Southern California environment news and trends

Santa Monica students pedal for Bike It! Day tomorrow

The streets of Santa Monica will look pretty different tomorrow morning — filled with hundreds of students getting to school on bicycle. Bike It! Day, an event when Santa Monica students are encouraged to get to school without getting into a car, happens June 1. And the event’s expected to be bigger and greener than ever.

“Its been growing,” says Richard McKinnon, chair of Bike It! Day and a parent at Santa Monica High School. “And every time more kids join from the elementary levels.”

Bike It! Day got its unofficial start about three years ago when Santa Monica High School students organized a bike-to-school event that attracted fewer than 100 participants. About a year later, the event was officially renamed Bike It! Day — and has since grown and expanded to other Santa Monica schools — and other green modes of transportation. The last event in October 2010 got around 3000 kids from 12 schools across Santa Monica and Santa Monica-Malibu Unified School District participating by biking, walking, and taking buses to schools. According to McKinnon, more than half the student population at Santa Monica High School participated, with 1600 of the 3000 students opting to travel green, at least for a day.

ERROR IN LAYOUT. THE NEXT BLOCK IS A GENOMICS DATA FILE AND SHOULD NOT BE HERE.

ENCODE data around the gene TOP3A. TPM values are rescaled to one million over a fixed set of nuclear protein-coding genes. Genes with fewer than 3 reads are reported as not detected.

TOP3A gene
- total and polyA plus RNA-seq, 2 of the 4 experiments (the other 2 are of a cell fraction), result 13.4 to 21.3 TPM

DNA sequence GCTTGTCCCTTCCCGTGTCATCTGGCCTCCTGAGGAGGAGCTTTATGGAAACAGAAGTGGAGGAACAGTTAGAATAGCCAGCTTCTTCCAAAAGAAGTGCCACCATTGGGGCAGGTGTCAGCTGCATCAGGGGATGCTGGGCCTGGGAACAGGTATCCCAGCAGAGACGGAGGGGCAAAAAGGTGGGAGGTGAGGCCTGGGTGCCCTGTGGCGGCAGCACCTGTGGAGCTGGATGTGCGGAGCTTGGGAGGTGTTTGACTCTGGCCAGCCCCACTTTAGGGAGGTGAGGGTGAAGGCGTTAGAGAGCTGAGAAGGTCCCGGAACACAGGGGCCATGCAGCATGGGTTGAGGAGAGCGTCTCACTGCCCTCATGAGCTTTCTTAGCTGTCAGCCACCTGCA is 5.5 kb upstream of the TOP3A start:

Tomorrow, 13 schools will participate, with Juan Cabrillio Elementary School in Malibu joining the already-committed dozen: Santa Monica High School, Lincoln Middle School, John Adams Middle School, Santa Monica Alternative School, and seven elementary schools — Edison, Franklin, Grant, McKinley, Muir, Pt. Dume, Rogers, and Roosevelt.

The biggest event’s still at Santa Monica High School, where a student environmental group called SaMoHi Solar Alliance has helped organized a bunch of activities. Cyclists and other green travelers will be rewarded with breakfast and a sticker — redeemable during a lunchtime celebration in the school’s Science Quad for a popsicle.

But Bike It! Day has really become a city-wide event, with the city helping out by putting up road arrangements and signs, and providing staff to control traffic. The Santa Monica Police Department will be out — both on cars on bikes — to keep students safe. And a bike safety event for students held a couple weeks ago also helped prepare newbie cyclists.

The day’s bike-friendly initiative has now come far beyond the occasional events, according to McKinnon. Upwards of 120 people bike every day to Santa Monica High School, compared to just 20 or so only four years ago, he says. “Bike It! Day has proved to be extremely beneficial to our community, bringing together all the schools, parents, students, administration, and local businesses in an effort to combat global warming, one bike at a time.”

Image: Poster of Bike It! Day (Richard McKinnon)

 

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